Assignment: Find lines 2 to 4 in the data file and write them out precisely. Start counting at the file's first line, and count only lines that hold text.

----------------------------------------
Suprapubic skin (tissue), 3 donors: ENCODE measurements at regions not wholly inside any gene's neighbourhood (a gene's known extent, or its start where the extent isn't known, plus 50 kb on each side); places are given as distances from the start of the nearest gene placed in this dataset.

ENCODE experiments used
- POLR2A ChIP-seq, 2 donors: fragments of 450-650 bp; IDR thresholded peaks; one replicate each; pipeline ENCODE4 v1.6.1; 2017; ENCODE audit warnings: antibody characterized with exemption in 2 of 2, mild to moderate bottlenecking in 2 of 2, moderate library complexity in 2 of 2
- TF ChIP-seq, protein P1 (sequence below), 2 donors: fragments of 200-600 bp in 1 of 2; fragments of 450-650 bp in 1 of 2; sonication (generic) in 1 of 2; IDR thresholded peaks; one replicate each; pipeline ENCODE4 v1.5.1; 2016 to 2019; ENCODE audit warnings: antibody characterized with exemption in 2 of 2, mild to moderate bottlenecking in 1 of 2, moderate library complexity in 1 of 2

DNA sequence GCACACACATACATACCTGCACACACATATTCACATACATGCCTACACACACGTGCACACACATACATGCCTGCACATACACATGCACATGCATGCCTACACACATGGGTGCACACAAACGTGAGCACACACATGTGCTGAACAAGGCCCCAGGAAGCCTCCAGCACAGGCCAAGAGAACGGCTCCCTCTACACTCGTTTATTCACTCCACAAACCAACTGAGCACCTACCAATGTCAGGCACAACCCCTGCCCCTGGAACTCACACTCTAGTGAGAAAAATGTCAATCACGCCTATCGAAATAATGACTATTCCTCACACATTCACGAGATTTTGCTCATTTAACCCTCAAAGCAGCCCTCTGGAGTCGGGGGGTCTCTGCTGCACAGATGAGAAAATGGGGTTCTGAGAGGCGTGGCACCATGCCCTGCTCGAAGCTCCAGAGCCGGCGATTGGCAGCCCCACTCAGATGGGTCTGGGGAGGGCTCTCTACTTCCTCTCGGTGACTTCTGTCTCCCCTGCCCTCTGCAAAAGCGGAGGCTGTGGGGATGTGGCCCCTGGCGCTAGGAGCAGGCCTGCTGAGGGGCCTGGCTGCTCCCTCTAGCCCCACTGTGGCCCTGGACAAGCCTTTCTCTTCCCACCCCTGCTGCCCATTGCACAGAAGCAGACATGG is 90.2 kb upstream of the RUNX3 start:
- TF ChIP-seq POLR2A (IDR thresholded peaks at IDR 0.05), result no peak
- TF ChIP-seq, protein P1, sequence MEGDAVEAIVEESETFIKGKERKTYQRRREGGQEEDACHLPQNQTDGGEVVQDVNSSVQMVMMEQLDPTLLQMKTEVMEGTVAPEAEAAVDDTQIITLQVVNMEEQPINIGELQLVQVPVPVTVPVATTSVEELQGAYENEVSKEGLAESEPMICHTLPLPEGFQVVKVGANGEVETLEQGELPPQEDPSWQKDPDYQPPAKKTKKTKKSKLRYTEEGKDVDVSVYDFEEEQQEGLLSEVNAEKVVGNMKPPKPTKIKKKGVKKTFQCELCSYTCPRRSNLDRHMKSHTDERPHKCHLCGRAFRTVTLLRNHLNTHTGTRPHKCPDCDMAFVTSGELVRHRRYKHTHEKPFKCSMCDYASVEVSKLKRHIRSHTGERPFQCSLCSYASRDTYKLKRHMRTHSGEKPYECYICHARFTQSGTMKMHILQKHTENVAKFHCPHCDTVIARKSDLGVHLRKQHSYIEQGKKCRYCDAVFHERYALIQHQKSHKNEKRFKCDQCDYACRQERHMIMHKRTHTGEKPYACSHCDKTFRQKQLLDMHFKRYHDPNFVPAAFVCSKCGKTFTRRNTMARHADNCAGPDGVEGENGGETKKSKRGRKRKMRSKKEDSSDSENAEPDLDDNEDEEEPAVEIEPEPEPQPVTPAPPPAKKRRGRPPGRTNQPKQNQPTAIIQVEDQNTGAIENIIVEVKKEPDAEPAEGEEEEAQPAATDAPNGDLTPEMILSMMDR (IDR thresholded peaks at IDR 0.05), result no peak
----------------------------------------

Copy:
ENCODE experiments used
- POLR2A ChIP-seq, 2 donors: fragments of 450-650 bp; IDR thresholded peaks; one replicate each; pipeline ENCODE4 v1.6.1; 2017; ENCODE audit warnings: antibody characterized with exemption in 2 of 2, mild to moderate bottlenecking in 2 of 2, moderate library complexity in 2 of 2
- TF ChIP-seq, protein P1 (sequence below), 2 donors: fragments of 200-600 bp in 1 of 2; fragments of 450-650 bp in 1 of 2; sonication (generic) in 1 of 2; IDR thresholded peaks; one replicate each; pipeline ENCODE4 v1.5.1; 2016 to 2019; ENCODE audit warnings: antibody characterized with exemption in 2 of 2, mild to moderate bottlenecking in 1 of 2, moderate library complexity in 1 of 2